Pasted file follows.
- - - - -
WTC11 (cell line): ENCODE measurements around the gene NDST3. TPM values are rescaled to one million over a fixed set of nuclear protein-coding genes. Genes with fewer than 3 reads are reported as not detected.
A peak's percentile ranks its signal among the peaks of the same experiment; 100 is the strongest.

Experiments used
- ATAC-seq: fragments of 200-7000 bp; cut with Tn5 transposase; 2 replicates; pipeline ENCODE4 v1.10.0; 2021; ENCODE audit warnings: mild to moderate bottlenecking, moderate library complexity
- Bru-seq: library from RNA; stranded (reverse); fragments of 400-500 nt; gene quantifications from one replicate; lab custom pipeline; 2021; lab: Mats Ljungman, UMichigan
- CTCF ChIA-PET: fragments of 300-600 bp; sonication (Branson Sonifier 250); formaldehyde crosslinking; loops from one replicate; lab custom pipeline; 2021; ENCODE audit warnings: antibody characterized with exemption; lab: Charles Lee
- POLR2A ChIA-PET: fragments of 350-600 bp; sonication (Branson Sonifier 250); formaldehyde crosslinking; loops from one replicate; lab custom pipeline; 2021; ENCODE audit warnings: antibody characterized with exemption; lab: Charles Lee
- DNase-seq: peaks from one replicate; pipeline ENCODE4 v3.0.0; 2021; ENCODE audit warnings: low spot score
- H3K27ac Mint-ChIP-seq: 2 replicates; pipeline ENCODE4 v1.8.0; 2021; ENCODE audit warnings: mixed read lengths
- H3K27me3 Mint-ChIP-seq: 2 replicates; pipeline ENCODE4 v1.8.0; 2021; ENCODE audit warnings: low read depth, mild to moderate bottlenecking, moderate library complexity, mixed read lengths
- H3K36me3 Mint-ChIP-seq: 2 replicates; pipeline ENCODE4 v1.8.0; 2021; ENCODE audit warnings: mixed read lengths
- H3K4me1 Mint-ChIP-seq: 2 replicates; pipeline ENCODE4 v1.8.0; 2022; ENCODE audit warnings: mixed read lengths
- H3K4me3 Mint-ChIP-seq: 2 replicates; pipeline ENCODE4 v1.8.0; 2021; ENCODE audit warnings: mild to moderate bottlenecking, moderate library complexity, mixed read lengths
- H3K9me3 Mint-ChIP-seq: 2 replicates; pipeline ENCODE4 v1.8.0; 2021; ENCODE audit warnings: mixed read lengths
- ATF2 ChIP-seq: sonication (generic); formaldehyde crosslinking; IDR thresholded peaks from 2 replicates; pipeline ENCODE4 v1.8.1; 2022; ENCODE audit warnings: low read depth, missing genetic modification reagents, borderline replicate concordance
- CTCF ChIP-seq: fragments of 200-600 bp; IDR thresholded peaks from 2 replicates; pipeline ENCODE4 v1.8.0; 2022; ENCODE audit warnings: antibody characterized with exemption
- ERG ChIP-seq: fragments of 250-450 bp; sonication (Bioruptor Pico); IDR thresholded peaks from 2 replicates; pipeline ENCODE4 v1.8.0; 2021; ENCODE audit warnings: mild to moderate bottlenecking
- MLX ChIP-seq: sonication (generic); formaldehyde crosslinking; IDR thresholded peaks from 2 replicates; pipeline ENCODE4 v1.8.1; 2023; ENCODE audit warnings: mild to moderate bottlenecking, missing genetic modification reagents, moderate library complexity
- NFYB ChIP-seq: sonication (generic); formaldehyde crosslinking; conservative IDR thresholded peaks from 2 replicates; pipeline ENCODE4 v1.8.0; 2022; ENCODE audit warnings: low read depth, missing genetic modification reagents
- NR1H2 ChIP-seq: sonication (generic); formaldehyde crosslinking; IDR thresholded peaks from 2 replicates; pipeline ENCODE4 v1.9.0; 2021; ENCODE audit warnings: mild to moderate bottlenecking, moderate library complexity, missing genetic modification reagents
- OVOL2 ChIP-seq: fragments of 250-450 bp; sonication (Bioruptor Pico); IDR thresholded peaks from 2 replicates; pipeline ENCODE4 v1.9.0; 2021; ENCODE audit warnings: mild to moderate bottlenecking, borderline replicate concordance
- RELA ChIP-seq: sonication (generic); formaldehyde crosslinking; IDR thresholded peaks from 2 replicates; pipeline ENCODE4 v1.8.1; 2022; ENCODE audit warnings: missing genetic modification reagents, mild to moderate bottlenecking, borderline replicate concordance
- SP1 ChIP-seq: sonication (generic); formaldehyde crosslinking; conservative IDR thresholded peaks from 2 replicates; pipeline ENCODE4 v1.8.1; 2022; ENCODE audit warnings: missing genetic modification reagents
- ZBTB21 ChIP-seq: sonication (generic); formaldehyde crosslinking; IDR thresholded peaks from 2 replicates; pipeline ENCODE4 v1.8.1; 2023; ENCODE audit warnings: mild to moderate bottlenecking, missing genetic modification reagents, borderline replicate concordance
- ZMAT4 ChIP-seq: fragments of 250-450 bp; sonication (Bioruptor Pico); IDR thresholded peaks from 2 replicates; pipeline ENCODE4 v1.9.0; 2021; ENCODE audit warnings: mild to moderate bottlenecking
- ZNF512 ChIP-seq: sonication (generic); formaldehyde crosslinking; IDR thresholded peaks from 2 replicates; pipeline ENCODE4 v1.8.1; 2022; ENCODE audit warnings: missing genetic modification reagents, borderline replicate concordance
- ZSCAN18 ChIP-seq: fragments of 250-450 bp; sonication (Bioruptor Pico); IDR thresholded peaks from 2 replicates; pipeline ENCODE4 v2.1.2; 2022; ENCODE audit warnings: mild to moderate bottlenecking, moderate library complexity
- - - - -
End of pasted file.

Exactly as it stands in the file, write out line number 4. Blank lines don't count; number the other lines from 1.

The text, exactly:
- ATAC-seq: fragments of 200-7000 bp; cut with Tn5 transposase; 2 replicates; pipeline ENCODE4 v1.10.0; 2021; ENCODE audit warnings: mild to moderate bottlenecking, moderate library complexity